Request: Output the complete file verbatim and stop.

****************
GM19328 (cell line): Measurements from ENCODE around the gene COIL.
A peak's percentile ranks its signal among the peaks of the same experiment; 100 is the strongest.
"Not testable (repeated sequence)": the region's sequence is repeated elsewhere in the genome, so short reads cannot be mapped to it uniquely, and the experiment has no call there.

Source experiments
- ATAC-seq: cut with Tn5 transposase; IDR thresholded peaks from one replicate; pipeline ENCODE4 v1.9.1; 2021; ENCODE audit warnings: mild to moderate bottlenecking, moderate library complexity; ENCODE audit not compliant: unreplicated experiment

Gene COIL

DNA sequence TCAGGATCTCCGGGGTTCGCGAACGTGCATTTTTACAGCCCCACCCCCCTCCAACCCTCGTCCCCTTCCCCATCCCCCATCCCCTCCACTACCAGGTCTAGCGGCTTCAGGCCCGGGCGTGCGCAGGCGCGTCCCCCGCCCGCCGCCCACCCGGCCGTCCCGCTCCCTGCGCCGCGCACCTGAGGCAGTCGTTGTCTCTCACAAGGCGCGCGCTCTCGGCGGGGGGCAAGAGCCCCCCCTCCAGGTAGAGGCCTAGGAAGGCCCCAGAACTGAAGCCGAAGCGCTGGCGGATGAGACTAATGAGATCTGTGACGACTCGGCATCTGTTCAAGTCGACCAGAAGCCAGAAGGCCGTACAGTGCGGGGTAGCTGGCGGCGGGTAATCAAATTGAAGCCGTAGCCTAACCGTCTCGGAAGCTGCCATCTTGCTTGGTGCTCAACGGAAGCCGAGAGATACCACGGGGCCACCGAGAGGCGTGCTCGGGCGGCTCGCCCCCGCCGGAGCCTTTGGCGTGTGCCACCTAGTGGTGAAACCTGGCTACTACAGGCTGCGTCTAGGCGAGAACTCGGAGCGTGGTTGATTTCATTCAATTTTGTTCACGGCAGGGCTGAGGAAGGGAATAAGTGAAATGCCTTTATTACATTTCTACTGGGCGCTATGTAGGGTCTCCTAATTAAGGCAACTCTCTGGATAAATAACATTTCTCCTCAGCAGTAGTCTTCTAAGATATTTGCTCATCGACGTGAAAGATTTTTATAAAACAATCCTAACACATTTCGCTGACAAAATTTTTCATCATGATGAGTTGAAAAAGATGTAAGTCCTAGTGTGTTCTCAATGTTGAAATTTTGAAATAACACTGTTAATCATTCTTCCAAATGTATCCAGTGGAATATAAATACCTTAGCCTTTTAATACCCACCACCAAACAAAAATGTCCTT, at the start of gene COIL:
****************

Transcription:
GM19328 (cell line): Measurements from ENCODE around the gene COIL.
A peak's percentile ranks its signal among the peaks of the same experiment; 100 is the strongest.
"Not testable (repeated sequence)": the region's sequence is repeated elsewhere in the genome, so short reads cannot be mapped to it uniquely, and the experiment has no call there.

Source experiments
- ATAC-seq: cut with Tn5 transposase; IDR thresholded peaks from one replicate; pipeline ENCODE4 v1.9.1; 2021; ENCODE audit warnings: mild to moderate bottlenecking, moderate library complexity; ENCODE audit not compliant: unreplicated experiment

Gene COIL

DNA sequence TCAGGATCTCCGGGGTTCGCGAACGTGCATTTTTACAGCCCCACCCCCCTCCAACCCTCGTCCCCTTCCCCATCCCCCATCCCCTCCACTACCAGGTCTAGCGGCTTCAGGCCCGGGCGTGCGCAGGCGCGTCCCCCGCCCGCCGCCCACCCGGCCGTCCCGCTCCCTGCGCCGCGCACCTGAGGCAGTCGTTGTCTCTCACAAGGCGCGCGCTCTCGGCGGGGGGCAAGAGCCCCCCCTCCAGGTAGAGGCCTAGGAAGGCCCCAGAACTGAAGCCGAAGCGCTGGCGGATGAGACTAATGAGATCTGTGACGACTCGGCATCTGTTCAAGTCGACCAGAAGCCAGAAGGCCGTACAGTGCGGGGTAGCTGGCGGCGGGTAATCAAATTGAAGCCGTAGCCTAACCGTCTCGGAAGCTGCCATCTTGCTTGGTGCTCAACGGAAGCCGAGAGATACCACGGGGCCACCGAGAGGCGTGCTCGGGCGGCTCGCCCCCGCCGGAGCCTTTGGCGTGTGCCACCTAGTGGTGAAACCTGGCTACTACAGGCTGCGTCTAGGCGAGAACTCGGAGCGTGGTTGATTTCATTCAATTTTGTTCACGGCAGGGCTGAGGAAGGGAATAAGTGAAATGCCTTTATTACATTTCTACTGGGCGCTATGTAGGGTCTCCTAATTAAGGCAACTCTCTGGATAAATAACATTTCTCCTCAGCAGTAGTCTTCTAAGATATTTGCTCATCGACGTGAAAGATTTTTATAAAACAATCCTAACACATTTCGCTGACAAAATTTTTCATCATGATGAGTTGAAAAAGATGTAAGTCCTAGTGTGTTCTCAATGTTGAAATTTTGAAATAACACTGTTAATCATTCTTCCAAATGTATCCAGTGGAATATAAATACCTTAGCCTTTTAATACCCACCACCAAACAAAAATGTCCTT, at the start of gene COIL: